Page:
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Innovations emerge: Three sketched people in side profile in the colors yellow, green and blue

About ideas that drive us

1.7 billion Google hits and lots of charts with symbolic light bulbs - anyone searching online for "innovation" quickly realizes: it's a topic in demand, but at the same time difficult to grasp. What can innovation look like in concrete terms? We took a closer look in Augsburg.


Full of joy, the young men and women of the Augsburg start-up "aluco" hold the huge check up to the camera. For their idea of optimizing logistics planning for pallet shipments and thereby eliminating transport inefficiencies, they have just been awarded a prize at the "Swabia 2030" pitch event organized by the Chamber of Industry and Commerce (IHK). Now they stand next to patron Markus Söder and smile into the cameras. "We need a start-up mentality, we need start-ups," said the Bavarian Minister President during the event. "Especially young people who move the economy with innovative ideas." 

Full of joy, the young men and women of the Augsburg start-up "aluco" hold a huge check in the camera, which was presented to them by Markus Soeder.
The Augsburg start-up "aluco" won the pitch event "Schwaben 2030" and was presented with the prize money by patron Markus Söder in the form of a huge check.  
Jury member and Augsburg Mayor Eva Weber also emphasized how important new ideas are for a region: "Augsburg as a location will always change and we will always have to reinvent ourselves. Simply also because the world changes and keeps on turning." For example, Augsburg was once a center for the textile industry, and the diesel engine also first ignited in the Bavarian-Swabian city. Today, Augsburg benefits from the Bavarian high-tech agenda and is home to global technology companies such as MAN Energy Solutions and KUKA.

Equipped for the future with innovations

Peter Mohnen, CEO of automation expert KUKA, also evaluated the pitches of the young founders as a member of the competition jury. He was thrilled about the innovative ideas, ranging from mobile battery charging columns and predictive maintenance systems to a covered electric bike for congested city centers. 
"Especially in the challenging times we are currently experiencing, we need to focus on ideas and innovation," said Peter Mohnen. "That's the only way we'll manage to equip ourselves for the future. As CEO of a technology company, I know: this focus is crucial not only for startups, but also for established large companies."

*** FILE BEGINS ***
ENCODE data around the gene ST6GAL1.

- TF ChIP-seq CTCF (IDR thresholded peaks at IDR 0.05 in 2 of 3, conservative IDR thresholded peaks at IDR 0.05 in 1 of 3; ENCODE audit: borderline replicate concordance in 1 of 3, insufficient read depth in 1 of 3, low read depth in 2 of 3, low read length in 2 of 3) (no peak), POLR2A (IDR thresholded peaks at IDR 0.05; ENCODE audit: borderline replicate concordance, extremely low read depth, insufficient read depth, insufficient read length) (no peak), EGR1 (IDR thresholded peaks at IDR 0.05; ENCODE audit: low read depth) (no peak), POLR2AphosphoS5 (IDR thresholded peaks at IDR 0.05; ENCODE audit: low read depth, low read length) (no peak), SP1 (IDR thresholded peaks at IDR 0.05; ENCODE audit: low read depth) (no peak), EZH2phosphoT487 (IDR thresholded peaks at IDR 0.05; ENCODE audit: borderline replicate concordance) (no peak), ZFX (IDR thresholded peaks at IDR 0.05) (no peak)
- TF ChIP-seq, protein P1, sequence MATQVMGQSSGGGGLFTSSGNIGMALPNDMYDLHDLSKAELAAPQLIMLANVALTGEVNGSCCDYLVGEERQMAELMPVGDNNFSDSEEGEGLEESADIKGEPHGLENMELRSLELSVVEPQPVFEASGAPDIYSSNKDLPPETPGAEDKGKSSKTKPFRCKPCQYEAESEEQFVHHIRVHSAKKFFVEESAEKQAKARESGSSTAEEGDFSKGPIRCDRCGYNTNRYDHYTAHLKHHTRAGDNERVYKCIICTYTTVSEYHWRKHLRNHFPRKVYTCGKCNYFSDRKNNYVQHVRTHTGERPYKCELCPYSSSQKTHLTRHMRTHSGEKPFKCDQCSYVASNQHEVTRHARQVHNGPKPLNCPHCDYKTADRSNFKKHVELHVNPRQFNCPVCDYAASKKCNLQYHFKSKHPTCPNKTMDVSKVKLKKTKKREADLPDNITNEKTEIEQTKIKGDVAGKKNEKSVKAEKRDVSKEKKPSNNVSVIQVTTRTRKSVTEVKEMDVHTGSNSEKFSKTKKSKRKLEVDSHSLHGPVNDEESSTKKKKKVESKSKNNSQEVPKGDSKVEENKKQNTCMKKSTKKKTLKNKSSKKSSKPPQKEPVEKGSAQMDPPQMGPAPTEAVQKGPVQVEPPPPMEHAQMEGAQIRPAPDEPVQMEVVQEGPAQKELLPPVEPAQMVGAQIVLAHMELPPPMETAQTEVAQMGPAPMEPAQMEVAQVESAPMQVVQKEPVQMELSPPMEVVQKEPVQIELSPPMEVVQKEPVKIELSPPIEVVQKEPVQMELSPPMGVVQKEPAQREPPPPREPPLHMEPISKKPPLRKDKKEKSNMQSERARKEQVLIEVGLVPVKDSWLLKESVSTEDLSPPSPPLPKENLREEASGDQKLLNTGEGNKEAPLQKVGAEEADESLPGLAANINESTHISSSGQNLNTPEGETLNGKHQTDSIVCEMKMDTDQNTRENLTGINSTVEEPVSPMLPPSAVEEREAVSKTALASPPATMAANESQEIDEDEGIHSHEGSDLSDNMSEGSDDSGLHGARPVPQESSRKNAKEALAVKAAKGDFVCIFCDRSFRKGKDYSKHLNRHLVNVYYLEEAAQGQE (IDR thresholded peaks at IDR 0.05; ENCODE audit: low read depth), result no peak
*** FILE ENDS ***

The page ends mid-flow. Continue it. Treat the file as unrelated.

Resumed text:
That's why global companies like KUKA are also increasingly focusing on innovative ideas. "Innovations can happen anytime, anywhere. There is no predestined environment for it. Nowadays, you have to improve everywhere, otherwise you are not competitive," says Dr. Ulrike Tagscherer, Chief Innovation Officer at KUKA. After all, innovation basically means creating something new that can be successfully implemented on the market.

Especially in the challenging times we are currently experiencing, we need to focus on ideas and innovation. That's the only way we'll manage to equip ourselves for the future. 

Peter Mohnen, CEO of KUKA

For the Augsburg-based company, this means developing products and solutions technologically, but also working on new business models or innovative processes. But how do you find these business models and developments? 
KUKA has set up its own unit for this purpose, the Business Innovation Lab, where employees' initial innovative ideas are turned into concrete projects. The important thing here is to think outside the box and come up with new ideas. And personal exchange is particularly important here.


Innovations can happen anytime, anywhere. There is no predestined environment for it. 

Dr. Ulrike Tagscherer, Chief Innovation Officer at KUKA

Start-up meets corporation 

Two weeks after the Chamber of Industry and Commerce competition, two - ultimately rather similar - worlds meet at KUKA: The start-up teams that were finalists at the pitch event discuss their ideas with KUKA's innovation teams in a joint workshop. The goal: to learn from each other and to further develop their own business ideas with this new input.
The winning team of "Swabia 2030" also took part - and was enthusiastic: "We found the workshop at KUKA very enriching," sums up Franziska Bartenschlager, a founding member of aluco. "The exchange with KUKA's internal teams and the startups produced interesting discussions and topics from which we were able to take away quite a bit."
Dr. Ulrike Tagscherer, Chief Innovation Officer at KUKA and Peter Mohnen, CEO of KUKA AG in conversation with Augsburg Startups.
Dr. Ulrike Tagscherer, Chief Innovation Officer at KUKA and Peter Mohnen, KUKA CEO in conversation with representatives of Augsburg start-ups. 
Only time will tell whether sustainable business models will emerge from this. But one aspect already characterizes all participants: the will to create something new and drive innovation.
About the author
Teresa Fischer
Spokesperson Business KUKA 
More about Teresa Fischer
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